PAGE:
The selfevident product of the legal development, indeed, seems to eliminate the "dogma" of the free will of the parties in the contract from the stage of the justice theatre, though it might not make sense to reintroduce the necessity of the freedom of the parties from the backdoor of the disclosure of information.
Gilmore declared the death of contract in the sense in which the contract was conceived in the nineteenth century and one of the reason was the minimal influence of the parties will in the final drafting, more and more infuenced by the statutory disposition and formed on previous form contracts.
Moreover, bounded rationality as it has been applied by economists and psychologists seems to confirm a general decline of the information search as a basic in the decision making process.
The general feeling is that the number of information we can collect is not strictly related to the decision we make: all the human beings seem to be in a state of diminished responsability.
This point is creating not small problems to the law and economics approach, whose principal contribution to the non-disclosure issue was to try to justify the reason of concealing as a "reward-incentive" to the party who collects information and expends money in a certain search.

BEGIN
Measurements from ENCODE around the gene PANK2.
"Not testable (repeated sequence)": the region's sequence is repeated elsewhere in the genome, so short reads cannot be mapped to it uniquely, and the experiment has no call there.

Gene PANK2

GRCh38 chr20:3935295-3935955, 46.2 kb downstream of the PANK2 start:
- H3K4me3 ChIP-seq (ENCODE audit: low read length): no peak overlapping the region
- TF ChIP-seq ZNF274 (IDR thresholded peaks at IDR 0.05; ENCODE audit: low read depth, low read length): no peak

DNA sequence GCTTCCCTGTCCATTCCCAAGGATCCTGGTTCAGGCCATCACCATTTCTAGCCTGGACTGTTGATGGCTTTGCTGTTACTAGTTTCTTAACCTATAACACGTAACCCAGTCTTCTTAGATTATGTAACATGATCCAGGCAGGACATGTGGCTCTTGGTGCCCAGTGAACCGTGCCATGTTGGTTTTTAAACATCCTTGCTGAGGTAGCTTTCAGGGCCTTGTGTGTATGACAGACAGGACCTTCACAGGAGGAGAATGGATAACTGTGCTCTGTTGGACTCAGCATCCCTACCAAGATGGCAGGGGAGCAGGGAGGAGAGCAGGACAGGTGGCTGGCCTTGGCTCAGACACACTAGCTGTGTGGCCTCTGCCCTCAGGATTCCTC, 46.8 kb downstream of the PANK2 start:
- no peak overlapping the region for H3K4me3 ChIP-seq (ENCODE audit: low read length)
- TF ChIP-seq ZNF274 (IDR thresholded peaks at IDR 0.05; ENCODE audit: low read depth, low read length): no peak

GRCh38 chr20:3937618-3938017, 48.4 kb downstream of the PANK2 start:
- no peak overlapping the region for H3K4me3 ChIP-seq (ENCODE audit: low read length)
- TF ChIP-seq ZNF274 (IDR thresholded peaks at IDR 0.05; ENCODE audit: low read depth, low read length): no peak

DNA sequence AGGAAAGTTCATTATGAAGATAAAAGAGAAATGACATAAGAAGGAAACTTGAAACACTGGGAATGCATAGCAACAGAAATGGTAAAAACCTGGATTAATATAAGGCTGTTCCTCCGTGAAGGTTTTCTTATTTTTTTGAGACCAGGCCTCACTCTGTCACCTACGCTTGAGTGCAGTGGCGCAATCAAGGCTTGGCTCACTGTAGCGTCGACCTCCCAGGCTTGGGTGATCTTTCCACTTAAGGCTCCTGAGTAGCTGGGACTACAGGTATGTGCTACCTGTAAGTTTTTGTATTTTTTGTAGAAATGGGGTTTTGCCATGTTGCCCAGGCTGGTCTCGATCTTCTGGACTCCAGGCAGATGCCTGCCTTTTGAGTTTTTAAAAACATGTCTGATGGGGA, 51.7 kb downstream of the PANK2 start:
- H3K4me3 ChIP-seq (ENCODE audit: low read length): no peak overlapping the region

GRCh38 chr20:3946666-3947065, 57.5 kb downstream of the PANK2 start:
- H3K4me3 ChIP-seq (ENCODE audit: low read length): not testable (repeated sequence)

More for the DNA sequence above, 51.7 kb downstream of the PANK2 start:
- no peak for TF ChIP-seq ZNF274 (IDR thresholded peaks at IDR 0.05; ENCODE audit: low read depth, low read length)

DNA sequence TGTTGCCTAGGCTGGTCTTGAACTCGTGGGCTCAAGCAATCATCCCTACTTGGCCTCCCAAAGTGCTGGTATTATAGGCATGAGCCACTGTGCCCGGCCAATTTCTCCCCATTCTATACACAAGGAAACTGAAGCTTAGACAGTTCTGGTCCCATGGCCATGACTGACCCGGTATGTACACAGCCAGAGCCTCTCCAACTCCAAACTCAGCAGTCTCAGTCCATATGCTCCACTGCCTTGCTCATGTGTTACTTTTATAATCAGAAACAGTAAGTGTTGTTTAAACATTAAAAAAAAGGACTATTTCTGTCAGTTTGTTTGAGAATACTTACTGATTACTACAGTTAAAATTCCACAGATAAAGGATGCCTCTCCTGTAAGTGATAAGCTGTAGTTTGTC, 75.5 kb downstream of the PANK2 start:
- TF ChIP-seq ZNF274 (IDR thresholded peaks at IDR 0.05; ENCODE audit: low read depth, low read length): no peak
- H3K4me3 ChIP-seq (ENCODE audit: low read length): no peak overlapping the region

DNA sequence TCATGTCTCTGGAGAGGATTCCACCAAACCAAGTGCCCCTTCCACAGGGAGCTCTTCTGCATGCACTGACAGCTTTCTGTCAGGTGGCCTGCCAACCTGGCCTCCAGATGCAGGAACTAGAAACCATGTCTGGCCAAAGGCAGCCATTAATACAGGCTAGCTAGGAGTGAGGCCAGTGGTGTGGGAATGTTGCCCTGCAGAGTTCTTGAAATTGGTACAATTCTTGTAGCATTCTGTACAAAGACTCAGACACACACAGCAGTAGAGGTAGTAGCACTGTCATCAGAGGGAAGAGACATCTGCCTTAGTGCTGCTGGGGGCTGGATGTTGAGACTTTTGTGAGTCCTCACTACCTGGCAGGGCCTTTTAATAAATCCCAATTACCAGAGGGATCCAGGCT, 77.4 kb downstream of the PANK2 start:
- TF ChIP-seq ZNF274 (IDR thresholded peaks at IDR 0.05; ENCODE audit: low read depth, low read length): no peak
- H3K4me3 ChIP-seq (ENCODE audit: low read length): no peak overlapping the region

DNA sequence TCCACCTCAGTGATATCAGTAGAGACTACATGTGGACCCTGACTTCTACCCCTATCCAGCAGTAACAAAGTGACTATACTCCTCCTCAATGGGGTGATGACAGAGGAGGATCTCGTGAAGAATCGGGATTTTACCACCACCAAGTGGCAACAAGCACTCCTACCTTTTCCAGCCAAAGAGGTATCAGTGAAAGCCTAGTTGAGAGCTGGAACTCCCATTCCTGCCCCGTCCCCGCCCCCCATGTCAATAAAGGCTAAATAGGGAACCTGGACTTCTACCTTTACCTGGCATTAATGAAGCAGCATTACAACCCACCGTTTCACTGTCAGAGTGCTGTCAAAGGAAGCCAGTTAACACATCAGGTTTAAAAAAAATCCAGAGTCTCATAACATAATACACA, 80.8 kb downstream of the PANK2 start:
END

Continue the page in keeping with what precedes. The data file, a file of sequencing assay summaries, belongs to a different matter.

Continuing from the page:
The disclosure problem gives birth to two possible solutions, on one hand we have the moral and economic grounds asking for a certain amount of disclosure which let people feel free to decide which kind of contract they want to agree with; on the other hand we almost have a deterministic approach to decision making, not ruled by the law yet, where the wills of the parties are contained in a form contract and the influence of the choice is made only on the basis of a satisfactory and often erroneous search (mostly ruled by a kind of physichal impossibility to process information in more effective way).
How often happen the real solution could be found half way; the economic and moral approach is a very intersting one, but it lacks of certainty, it depends too much from the ethical stand point of the judges and from the economics' assumptions.
The bounded rationality approach is solution-less, no decision is possible, we could never talk about a selfconscious choice, the real world is too complicated for the human brain.
However, the reality shows that decisions are taken every second and parties are saying yes or not to contracts every day.